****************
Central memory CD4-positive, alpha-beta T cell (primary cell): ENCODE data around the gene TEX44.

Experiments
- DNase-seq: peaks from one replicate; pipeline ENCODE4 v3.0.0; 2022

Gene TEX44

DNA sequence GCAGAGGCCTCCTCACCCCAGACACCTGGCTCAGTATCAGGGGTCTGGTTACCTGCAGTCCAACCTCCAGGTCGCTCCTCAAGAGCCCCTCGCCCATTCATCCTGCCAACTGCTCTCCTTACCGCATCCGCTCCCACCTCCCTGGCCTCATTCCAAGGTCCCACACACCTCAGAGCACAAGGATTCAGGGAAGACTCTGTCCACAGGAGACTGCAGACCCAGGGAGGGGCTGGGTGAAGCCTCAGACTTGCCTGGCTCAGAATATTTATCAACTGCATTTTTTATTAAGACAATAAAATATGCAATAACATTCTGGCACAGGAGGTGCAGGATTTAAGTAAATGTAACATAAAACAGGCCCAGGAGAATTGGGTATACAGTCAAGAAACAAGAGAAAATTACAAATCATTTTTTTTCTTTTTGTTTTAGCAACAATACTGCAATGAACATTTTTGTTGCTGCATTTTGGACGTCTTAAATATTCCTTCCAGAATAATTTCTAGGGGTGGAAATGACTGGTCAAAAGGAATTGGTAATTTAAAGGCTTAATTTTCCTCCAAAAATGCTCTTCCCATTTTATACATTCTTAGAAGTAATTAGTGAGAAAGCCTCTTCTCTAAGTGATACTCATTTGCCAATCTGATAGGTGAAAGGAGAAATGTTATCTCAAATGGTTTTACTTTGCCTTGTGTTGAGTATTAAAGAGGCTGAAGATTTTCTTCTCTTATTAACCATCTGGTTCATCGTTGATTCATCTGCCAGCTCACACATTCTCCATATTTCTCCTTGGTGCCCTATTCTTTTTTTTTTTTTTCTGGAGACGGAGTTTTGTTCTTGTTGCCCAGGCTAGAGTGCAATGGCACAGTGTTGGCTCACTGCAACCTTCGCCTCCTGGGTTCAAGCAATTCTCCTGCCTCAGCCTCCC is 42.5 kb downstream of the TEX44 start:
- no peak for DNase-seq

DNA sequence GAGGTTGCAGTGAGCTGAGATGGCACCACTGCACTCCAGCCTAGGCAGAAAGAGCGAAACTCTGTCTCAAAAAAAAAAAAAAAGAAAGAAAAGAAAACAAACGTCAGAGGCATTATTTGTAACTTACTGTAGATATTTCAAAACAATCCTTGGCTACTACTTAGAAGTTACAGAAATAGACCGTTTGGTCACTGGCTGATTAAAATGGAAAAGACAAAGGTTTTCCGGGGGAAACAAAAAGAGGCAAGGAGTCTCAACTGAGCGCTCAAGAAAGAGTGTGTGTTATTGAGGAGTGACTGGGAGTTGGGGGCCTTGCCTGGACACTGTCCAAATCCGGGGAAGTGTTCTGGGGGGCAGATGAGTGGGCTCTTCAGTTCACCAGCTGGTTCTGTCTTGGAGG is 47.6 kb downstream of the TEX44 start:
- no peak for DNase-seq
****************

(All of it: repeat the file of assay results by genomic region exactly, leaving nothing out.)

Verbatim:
Central memory CD4-positive, alpha-beta T cell (primary cell): ENCODE data around the gene TEX44.

Experiments
- DNase-seq: peaks from one replicate; pipeline ENCODE4 v3.0.0; 2022

Gene TEX44

DNA sequence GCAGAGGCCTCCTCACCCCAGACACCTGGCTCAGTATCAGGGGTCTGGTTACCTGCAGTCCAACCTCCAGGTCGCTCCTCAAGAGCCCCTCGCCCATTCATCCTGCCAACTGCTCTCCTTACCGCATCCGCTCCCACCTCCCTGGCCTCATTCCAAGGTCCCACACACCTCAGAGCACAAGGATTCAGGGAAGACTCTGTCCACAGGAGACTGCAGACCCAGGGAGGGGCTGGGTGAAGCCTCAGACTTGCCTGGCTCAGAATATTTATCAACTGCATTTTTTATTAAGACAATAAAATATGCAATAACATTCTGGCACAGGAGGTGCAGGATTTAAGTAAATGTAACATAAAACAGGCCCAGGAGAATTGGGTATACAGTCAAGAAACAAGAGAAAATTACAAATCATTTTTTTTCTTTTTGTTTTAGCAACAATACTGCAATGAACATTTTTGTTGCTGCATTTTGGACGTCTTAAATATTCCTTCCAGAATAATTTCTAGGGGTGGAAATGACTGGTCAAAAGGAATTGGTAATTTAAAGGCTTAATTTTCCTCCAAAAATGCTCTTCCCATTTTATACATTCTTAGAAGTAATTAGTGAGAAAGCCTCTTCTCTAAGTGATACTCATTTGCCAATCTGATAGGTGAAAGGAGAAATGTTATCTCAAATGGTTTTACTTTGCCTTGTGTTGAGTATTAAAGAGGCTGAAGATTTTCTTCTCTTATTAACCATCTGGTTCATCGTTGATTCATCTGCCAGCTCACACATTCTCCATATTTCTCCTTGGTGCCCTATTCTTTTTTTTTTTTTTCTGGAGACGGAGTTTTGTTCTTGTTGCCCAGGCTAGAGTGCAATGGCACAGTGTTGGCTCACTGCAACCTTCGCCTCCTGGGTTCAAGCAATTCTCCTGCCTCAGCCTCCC is 42.5 kb downstream of the TEX44 start:
- no peak for DNase-seq

DNA sequence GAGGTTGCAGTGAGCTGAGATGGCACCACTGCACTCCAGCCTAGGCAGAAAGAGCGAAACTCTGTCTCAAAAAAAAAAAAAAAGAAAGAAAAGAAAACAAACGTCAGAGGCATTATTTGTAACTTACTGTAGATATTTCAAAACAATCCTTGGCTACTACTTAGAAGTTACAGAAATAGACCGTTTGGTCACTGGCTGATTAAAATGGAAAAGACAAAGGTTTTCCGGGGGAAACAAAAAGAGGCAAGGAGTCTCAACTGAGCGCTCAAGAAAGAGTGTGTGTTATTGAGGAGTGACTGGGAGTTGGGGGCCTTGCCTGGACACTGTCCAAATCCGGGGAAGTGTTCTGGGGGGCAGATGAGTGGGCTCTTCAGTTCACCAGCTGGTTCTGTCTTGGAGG is 47.6 kb downstream of the TEX44 start:
- no peak for DNase-seq